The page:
South of Nicks Carne

Click on photo for a larger image

Carne Norteña

We also had the Carne Norteña, and this was my favorite. It’s a nicely char-grilled steak adobado, served along with Spanish rice, refried beans, sliced avocado, a little sour cream and onion, and – bonus – a chicken enchilada. This was a big dish, so what we couldn’t finish happily became lunch the next day.

There is an extensive list of specialty margaritas, sipping tequilas (one that costs $450 really popped out at me!) and mezcal, plus all the regular bar offerings. The desserts look tempting, too, if you can save room. I would go for the Helado con Churros, and the Banana Flan if I could.

Bienvenidos to the newest South of Nick’s!

South of Nick’s 540 S Coast Hwy  (949) 715-3717

With new pipeline rehab technology, sewer system repairs should soon take only one day, City says

At its regular meeting on Tuesday, July 10, the Laguna Beach City Council approved the first of four pipeline rehabilitation projects within the City’s sanitary sewer system. The first area approved for inspection and repair includes 5.8 miles of sanitary sewer pipeline from the Bluebird Canyon neighborhood stretching into portions of North Laguna.

The project incorporates new sewer pipe rehabilitation technology that can repair damaged pipes in only one day, providing faster service for residents with minimal down time.

“It’s a pipe within a pipe”

“It’s a pipe within a pipe,” said David Shissler, LB Director of Water Quality. “It’s blown up with steam and then heated and cured. It takes a third of the time it used to since we started doing these 15 years ago.”

Affected residents will be given a two-week notice ahead of the sewer repair work, which is minimal and involves manhole access to systems to minimize any digging. The project may involve some night work to minimize traffic impacts.

Project is first of four over the next four years

The rehabilitation of existing damaged pipes will extend the life of City sewer piping by more than 50 years. As outlined in the Capital Improvement Plan (CIP), this sewer rehabilitation project is the first of four happening over the next four years. Specifically, the project areas include Temple Hills Drive, Central Laguna (between Park Avenue and Mountain Road) and North Laguna (from Broadway Street to Irvine Cove).

As part of the CIP planning, a low interest loan from the California Infrastructure Economic Development Bank was recently secured. The City is now funded to implement and start the first part of this four-year project.

Women’s World Cup roster announced: Laguna’s Hillary Beall is goalkeeper

The 21 players who will represent the United States at the 2018 FIFA Under-20 Women’s World Cup have been named, and the roster includes goalkeeper Hillary Beall of Laguna Beach. 

The final roster was named after the completion of a training camp last week in Portland, Oregon, that featured two matches against Brazil.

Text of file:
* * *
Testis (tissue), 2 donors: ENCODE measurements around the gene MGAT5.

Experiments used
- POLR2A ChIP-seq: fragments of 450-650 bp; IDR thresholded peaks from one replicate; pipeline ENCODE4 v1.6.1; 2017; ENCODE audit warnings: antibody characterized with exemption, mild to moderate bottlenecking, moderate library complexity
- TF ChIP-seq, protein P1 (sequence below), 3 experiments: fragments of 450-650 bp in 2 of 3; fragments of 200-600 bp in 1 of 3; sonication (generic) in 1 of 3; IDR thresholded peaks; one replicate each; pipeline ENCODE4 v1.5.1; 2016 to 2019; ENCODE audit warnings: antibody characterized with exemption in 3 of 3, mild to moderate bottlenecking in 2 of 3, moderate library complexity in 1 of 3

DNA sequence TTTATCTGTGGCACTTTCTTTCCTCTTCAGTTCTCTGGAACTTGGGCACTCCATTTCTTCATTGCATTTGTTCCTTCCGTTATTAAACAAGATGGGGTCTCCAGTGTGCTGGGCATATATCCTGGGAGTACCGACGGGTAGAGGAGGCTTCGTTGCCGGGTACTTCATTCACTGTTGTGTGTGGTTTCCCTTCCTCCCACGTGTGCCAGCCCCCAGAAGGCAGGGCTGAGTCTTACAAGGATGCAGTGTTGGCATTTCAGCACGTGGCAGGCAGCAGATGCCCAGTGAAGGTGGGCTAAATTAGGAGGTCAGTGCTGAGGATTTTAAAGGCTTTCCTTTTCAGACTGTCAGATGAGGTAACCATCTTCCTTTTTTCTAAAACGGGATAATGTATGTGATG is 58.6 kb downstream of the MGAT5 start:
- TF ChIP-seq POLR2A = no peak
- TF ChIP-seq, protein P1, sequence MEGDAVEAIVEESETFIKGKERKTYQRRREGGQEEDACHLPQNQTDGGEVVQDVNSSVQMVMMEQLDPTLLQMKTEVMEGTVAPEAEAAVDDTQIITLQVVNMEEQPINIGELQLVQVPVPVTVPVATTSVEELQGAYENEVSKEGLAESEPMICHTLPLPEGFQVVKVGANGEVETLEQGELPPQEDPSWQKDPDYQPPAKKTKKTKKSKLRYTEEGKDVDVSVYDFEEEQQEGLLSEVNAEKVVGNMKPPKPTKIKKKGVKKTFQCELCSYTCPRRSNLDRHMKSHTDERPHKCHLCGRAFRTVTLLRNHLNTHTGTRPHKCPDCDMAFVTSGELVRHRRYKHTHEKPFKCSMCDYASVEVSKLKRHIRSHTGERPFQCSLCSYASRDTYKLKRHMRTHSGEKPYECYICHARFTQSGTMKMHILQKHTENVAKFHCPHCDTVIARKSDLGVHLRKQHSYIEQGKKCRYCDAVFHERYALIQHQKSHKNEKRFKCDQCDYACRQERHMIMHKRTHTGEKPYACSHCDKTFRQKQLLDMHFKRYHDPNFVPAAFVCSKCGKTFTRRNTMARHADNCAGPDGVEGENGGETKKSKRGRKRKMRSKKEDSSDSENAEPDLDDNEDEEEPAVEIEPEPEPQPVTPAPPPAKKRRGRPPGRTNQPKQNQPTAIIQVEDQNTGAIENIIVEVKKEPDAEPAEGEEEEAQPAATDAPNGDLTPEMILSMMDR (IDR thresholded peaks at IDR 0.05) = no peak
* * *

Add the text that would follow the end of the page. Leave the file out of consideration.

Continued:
Womens World Cup roster

Click on photo for a larger image

Laguna’s Hillary Beall made USA team for the World Cup

“Honestly, these were some of the toughest decisions I’ve had to make in my coaching career,” Coach Klimkova said. “The overall pool was so competitive and we needed every training session and game before we selected the final 21. We are confident that the group we picked is the best team. We looked at many factors over the past year from their influence and decision making in games to their training mentality and versatility, to the intangibles, and of course their performances in international matches. The credit goes to the players for their work ethic and mental toughness throughout the process.”

“It’s an honor to represent my country and also Laguna Beach,” said Hillary. “Playing at the international level – it’s so awesome!”

The 21 players on the roster come from nine different states. Eight hail from California (seven from Southern California), while three are from Michigan and two each are from Colorado, Florida and Washington. The roster also features players from New York, North Carolina, Texas and Virginia.

Womens World cup Kick

Beall is currently a sophomore, playing for University of Michigan

Beall was born and raised in Laguna Beach. She played on a local AYSO team, and is currently a sophomore, playing for the University of Michigan. She also played on the U-17 Women’s World Cup team in Amman, Jordan.

Every player on the roster except for goalkeeper Hillary Beall has been capped at the U-20 level.

The 2018 FIFA U-20 Women’s World Cup features 16 nations divided into four groups of four teams. The top two finishers in each group advance to the knockout round quarterfinals. All 32 matches of the tournament will take place in four venues across France’s Brittany region.

The US opens the tournament on Monday, Aug 6 against Japan, faces Paraguay on Thursday, Aug 9 and closes out the group stage against Spain on Monday, Aug 13. All of the USA’s matches will be broadcast on FS2.

Kids learn about the wilderness and animals from Laguna Canyon Foundation during summer vacation

Laguna Canyon Foundation’s Outreach Manager Paula Olson talks about what’s happening on the trails this summer, and it sounds as though a lot is going on, especially for school kids.

Olson says, “Last year, Laguna Canyon Foundation (LCF) hosted 76 hikes, with 4,506 participants, covering 169 miles of hiking.”

She reports the latest activities on her LCF blog: